In 1996 Wisconsin changed the state’s juvenile justice landscape by excluding 17-year-olds entirely from the juvenile court. Initially this was an effort to save resources and improve community safety by incarcerating older teens as adults, under the theory of ”adult crime, adult time.” At the time of the legislative change, there was little research to suggest that trying youth as adults would improve community safety. Since then, research has effectively contradicted the premise that the change would make communities safer.
As a result of this kind of thinking, across the U.S., there are 2,484 persons sentenced for crimes committed under age 18 are serving life without parole in U.S. prisons. There are none in the rest of the world. The Rest of Their Lives: Life Without Parole for Youth Offenders in the United States 2008, Human Rights Watch, May 2008. Forty three states permit the imposition of life with no possibility of parole in some form for children who commit crimes under 18 at the time of the offense.
Judges impose sentences of life with no parole on black youth at a rate 10 times greater than white youth. Feld, Unmitigated Punishment: Adolescent Criminal Responsibility and LWOP Sentences, 10 J.L.& Fam. Studies 11 (2007), at 70. The Governor’s Commission on Reducing Racial Disparities in the Wisconsin Justice System studied the problem of minority overrepresentation in prison and came up with a number of recommendations. One recommendation was to return 17-year-olds to the juvenile court, while retaining judges’ flexibility to try those accused of more serious crimes in the adult system.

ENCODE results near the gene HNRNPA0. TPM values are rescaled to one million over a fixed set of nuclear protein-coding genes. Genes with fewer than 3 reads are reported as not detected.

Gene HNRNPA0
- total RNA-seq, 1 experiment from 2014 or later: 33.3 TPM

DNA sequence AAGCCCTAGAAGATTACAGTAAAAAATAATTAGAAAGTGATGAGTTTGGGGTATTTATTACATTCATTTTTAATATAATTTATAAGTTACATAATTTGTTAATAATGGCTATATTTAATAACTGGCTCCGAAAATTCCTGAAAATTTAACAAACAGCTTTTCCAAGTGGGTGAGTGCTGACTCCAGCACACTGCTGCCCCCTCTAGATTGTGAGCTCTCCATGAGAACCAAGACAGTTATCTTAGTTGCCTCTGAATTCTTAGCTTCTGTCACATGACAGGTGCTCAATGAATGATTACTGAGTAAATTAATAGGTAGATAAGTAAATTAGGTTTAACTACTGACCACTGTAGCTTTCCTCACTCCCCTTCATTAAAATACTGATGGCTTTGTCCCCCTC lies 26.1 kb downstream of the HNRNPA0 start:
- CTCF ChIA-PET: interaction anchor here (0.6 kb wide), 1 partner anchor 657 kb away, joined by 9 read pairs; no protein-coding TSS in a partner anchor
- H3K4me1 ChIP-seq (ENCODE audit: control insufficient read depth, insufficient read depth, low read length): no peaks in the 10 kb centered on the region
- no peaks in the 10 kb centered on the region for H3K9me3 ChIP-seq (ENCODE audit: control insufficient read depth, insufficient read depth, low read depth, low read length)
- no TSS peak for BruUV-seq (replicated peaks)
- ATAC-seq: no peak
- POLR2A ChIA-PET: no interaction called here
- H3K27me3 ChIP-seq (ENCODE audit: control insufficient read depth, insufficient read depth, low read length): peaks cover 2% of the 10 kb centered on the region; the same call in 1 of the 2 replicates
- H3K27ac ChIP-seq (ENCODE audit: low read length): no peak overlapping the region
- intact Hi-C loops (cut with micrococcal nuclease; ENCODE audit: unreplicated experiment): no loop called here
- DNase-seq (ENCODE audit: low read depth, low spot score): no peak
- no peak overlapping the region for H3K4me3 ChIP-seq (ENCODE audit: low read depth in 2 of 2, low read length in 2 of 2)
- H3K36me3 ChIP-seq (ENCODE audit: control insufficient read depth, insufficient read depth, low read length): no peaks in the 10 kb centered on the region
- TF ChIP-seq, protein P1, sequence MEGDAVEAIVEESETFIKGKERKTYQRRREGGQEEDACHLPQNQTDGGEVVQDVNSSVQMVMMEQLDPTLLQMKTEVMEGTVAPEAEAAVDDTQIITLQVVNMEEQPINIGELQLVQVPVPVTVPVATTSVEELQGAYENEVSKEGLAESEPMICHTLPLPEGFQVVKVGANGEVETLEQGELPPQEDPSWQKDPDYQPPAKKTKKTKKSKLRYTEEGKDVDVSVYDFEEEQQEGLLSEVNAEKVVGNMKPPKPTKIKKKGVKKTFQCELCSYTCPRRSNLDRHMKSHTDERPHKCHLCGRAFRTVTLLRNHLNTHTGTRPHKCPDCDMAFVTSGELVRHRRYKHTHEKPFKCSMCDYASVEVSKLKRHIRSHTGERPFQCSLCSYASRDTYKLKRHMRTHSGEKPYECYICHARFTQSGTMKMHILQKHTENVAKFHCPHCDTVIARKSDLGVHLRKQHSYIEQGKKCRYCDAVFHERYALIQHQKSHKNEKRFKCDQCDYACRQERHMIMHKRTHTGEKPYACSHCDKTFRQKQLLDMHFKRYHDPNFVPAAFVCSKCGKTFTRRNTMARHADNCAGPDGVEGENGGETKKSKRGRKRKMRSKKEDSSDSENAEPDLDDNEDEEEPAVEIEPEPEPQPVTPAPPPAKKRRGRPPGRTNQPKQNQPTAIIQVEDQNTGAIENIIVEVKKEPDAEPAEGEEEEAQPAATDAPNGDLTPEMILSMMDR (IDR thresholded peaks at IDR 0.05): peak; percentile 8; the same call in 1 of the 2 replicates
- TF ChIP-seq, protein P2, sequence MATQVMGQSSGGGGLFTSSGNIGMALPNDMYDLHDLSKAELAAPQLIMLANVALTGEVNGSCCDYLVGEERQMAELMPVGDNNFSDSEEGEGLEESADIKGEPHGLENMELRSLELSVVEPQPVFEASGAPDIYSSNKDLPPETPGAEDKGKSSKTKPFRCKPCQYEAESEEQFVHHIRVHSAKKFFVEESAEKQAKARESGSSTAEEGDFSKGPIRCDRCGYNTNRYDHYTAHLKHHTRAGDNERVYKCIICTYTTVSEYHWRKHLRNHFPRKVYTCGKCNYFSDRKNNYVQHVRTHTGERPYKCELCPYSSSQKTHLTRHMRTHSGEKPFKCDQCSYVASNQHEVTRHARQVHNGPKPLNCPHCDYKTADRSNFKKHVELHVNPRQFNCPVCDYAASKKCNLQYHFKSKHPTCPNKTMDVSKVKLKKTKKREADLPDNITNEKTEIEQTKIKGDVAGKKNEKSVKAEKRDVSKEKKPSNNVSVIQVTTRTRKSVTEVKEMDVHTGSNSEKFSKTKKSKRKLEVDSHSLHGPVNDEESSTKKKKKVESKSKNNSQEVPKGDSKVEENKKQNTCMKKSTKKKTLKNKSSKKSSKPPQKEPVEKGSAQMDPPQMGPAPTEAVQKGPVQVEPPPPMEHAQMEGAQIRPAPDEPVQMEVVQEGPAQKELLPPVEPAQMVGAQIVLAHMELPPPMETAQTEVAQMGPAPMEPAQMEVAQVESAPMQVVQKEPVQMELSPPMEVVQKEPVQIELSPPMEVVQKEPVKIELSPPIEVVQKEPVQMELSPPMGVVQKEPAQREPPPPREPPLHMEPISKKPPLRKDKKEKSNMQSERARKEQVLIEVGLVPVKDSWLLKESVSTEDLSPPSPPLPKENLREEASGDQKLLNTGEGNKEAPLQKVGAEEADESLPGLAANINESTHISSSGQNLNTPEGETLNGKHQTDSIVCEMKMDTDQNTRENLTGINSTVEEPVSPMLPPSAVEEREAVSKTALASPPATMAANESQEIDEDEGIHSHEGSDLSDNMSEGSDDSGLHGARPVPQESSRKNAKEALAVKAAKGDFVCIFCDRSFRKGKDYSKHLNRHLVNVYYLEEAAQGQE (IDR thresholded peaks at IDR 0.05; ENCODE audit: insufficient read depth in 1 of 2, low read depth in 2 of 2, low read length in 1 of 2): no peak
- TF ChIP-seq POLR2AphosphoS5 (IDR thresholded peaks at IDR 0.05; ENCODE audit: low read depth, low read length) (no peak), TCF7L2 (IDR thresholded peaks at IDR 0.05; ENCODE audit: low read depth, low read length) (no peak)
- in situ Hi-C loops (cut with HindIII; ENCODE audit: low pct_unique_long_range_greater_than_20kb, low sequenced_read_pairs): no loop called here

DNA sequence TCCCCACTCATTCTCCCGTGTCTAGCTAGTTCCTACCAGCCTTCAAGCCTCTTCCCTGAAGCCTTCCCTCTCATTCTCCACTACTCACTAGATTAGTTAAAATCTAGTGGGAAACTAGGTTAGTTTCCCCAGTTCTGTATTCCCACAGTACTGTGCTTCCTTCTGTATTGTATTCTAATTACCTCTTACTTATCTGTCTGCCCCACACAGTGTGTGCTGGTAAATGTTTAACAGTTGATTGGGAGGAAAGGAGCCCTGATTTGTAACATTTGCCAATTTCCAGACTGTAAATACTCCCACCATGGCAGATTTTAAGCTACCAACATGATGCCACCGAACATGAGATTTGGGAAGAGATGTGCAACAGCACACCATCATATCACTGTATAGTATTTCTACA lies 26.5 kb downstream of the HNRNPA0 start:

There is no evidence that placing juveniles in the adult criminal system either through original adult court jurisdiction laws or waiver into adult court diminishes youth violence. In fact, this may increase crime and diminish community safety. See e.g. “Effects on Violence of Laws and Policies Facilitating the Transfer of Youth from the Juvenile to the Adult Justice System”, Morbidity and Mortality Weekly Review, November 30, 2007. www.cdc.gov/ mmwr/preview/mmwrhtml/rr5609al.htm. Christina DeJong & Eve Schwitzer Merrill, Getting “Tough on Crime:” Juvenile Waiver and the Criminal Court, 27 Ohio N.U.L. Rev. 175, 176 n. 10 (2001); “While incarcerating waived juveniles in adult facilities quenches the public’s thirst for ‘justice’ and provides the community with a sense of security, incarcerating juveniles with adults does not, in fact, increase public safety. Overwhelming evidence indicates that incarcerating juveniles with adults produces no superior deterrent or incapacitative effects, and instead results in increased recidivism.” Ellie D. Shefi, Waiving Goodbye, Incarcerating Waived Juveniles in Adult Correctional Facilities Will Not Reduce Crime, 36 U. Mich. J. Law & Reform 653, 665 (2003); citing Donna M. Bishop et al., The Transfer of Juveniles to Criminal Court: Does it Make a Difference?, 42 Crime & Delinq. 171, 184-85 (1996).
Upon close examination of a jail’s ability to serve 17-year-olds, it is not surprising that youth with jail sentences are the least likely to stay out of trouble after their release. According to data presented in the Legislative Audit Bureau’s analysis of 17-year-olds in the adult system, few services are available in the adult jail system. Legislative Audit Bureau, Report 08-3, A Review: 17-Year-Old Offenders in the Adult Criminal Justice System, February 2008, page 7 Significantly, the recidivism rate for 17-year-olds incarcerated in adult prisons was nearly double that of younger teens treated in the juvenile system, despite the longer follow up period for the juvenile offenders.